I can’t quite believe that a month has rolled by so quickly and that it is time to take another look in my kitchen already!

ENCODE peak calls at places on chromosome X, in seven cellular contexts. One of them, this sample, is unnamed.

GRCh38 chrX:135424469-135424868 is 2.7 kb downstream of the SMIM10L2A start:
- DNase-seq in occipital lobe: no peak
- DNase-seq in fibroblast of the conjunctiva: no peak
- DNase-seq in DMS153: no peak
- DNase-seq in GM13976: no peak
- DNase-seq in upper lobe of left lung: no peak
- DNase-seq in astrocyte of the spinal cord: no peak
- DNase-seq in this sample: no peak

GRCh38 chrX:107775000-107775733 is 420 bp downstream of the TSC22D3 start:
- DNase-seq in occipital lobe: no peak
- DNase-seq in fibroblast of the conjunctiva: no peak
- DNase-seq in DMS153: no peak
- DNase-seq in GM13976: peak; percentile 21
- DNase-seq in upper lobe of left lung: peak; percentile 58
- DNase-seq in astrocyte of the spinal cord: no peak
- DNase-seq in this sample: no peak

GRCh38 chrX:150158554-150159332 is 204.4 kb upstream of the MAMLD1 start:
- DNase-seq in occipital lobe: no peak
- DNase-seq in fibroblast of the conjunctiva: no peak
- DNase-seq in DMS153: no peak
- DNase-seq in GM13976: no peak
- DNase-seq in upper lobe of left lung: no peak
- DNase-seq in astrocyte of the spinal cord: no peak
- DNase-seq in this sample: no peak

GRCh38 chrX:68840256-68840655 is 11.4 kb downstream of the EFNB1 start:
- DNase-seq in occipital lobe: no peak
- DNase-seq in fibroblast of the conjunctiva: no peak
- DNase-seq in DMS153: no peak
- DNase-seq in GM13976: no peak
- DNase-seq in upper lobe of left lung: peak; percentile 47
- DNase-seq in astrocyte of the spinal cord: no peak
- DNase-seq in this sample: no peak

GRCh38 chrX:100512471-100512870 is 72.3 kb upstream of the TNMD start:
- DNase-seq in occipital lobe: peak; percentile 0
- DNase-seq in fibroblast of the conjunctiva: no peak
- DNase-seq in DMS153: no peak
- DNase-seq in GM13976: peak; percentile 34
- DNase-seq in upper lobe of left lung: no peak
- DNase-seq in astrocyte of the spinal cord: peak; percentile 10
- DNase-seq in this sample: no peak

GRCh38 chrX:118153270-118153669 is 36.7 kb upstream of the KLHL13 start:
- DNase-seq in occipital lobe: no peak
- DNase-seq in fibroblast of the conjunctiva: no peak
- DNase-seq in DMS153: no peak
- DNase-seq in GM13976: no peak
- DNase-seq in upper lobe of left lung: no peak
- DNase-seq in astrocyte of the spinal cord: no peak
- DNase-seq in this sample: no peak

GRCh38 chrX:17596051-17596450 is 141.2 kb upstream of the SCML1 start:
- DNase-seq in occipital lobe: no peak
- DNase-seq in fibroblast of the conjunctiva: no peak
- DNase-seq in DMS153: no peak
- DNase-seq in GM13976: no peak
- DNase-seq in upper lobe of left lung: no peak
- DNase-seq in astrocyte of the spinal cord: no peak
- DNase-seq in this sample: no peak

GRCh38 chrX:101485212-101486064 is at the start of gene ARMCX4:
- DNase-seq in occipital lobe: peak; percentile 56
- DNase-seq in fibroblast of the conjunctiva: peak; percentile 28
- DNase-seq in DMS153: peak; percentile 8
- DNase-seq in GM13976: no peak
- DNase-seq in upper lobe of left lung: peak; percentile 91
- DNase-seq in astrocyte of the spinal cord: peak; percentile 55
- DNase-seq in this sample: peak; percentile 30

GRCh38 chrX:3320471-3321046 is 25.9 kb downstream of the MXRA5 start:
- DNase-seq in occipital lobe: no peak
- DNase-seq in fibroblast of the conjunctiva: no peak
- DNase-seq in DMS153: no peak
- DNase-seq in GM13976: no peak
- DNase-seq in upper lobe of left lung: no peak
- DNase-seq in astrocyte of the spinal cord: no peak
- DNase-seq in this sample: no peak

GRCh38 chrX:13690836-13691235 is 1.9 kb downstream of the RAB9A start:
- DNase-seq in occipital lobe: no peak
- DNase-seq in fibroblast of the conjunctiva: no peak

In my kitchen I have 3 beautiful opaque bowls from the Landscape series by glass blower extraordinare, Peter Layton of London Glassblowing. They sit on the window ledge changing colour, hue and intensity depending on the time of day. Many years ago, I read that London Glassblowing were holding an open week and sale in their workshop so took my son to watch the process at their studio in Bermondsey. I remember walking through the historical old streets of Southwark with him, passing by narrow streets with names like Vinegar Yard, Lamb Walk and Crucifix Street. Where once, as far back as medieval times, the area was known for it’s flourishing docks, leather and food processing industries and later, for it’s slums, now the old brick warehouses hold thriving creative and retail studios. When I finally found it because I did get lost (this was in the days of the London A-Z, waaaay before smartphones and GPS ) we found ourselves in a cobbled courtyard surrounded on all sides by old industrial units. When we located the studio, the contrast between their gallery; sleek and white with the displayed glass objects glowing like jewels and the workshop; hot as Hades, chaotic and with a true industrial vibe, well, it couldn’t have been more stark or wonderful. We watched great globs of liquid glass being blown and pulled and pushed into gorgeous organic shapes by artisans working next to the blistering furnace – Jake was fascinated. Even as his cheeks started to flush and his hair began to dampen and curl with sweat, he did not want to move. We went again with a dear friend, this time armed with my cheque book! On their huge sale table were all sorts of wonderful glass bowls, vases, bottles and trinkets but I was drawn to these three bowls – I almost think that they chose me. The design is described thus on their website – “Landscape is one of our classic designs, evocative of meadows, spring landscapes and big skies, sometimes stormy, sometimes clear and bright in the English tradition. Soft gentle washes of colour, emulate the English landscape.” If you click on the photo, you will be able to see them enlarged and in more detail. They have been packed away for some years, through numerous moves, but seem to have now found their home on the window ledge in my kitchen.